One more pachyderm. Possible VC enshrinees fall into these three pools:
- Ten-year major leaguers retired at least twenty-one years and not on baseball’s ineligible list
- Ten-year managers and umpires retired five years or more or sixty-five years old and retired six months
- Executives retired at least five years, unless they are over sixty-five, in which case they can be elected while active.
That’s right, Negro Leaguers, early pioneers, coaches, and scouts have no current pathway into the Hall.
VC Twenty One-Four (Remix featuring Miller and Eric)
It’s no good to gripe if you don’t have a solution. Here’s a VC remix that makes sense, helps the BBWAA and the Hall save some face by keeping their skin in the game, and still gives the Hall’s members a voice. We’ll keep the three-era system, and the essentials of the process, but we’ll add a few wrinkles here and there.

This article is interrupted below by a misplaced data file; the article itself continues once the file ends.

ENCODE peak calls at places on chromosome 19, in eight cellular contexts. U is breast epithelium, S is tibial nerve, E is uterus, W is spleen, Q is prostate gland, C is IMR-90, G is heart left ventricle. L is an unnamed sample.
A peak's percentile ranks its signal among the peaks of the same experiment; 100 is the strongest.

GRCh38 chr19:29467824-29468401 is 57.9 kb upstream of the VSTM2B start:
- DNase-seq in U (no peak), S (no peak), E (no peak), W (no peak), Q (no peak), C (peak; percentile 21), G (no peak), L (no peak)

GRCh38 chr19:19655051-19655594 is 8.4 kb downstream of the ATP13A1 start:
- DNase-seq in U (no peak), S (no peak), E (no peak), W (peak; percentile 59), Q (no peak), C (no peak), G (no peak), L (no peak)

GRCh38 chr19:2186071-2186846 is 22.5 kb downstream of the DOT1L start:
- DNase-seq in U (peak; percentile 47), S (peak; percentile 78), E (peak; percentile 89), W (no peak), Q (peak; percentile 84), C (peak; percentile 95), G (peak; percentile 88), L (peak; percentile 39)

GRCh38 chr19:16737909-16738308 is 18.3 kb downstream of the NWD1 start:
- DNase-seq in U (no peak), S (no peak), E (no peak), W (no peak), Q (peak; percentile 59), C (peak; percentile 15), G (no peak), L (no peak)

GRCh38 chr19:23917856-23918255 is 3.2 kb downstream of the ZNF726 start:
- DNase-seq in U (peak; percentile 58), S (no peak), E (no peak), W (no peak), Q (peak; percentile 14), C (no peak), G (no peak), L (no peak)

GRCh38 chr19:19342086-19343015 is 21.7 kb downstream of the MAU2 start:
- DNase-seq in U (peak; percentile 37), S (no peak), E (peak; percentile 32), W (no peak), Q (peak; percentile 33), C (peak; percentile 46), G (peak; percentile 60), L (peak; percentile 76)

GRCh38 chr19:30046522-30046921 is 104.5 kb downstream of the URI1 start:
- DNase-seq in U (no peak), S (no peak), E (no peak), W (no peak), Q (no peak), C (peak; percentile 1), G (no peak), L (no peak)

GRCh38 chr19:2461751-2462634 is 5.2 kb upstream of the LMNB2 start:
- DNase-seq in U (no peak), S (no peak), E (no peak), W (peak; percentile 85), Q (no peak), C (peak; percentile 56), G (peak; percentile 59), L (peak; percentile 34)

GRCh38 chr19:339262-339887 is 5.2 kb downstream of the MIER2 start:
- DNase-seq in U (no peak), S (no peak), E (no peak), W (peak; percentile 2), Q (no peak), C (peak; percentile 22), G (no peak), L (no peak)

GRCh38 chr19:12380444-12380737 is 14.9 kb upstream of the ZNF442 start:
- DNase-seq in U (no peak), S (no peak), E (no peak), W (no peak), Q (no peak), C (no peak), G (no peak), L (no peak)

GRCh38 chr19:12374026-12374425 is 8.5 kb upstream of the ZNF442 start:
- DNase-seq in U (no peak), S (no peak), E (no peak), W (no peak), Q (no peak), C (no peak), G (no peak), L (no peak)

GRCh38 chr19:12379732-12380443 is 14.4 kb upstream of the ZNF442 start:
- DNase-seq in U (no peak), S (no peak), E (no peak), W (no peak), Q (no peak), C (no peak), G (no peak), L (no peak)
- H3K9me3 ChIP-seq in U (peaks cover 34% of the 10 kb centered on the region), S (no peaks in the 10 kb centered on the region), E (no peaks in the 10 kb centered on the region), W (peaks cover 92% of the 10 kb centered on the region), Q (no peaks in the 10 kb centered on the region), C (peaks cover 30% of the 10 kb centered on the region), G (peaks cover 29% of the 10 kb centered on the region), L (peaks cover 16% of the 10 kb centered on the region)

Remix the screeners: For the Pre-Integration Era, we get 12 real baseball historians, a mix of folks who specialize in the 19th Century, Deadball Era, and pre-War years with a few generalists to keep them honest. For the Golden Era, we’ll give up to five seats to BBWAA members who actually covered baseball in that time; the remainder will be filled by baseball historians. Finally, the Expansion Era screeners will be up to seven BBWAA members from that era and the remainder historians. As contemporaries of these eras die off, historians will fill the vacated seats just like for the Pre-Integration Era committee.
Remix the electors: Same principles at work here with our 16 voters. Pre-Integration is all historians. Golden Era is up to seven BBWAAs or Hall members. Expansion Era is up to nine BBWAAs or Hall members. A Hall official will sit on the committee and break any ties.
Remix the pool of candidates: We doubt that any groundswell will lead to an onslaught of cronyism for coaches or scouts. But we do think the option should exist to elect these contributors. Dave Duncan, Leo Mazzone, Johnny Sain, Paul Krichell, Hughie Alexander, and a few others may or may not be Hall worthy, but they merit the opportunity to at least be argued over.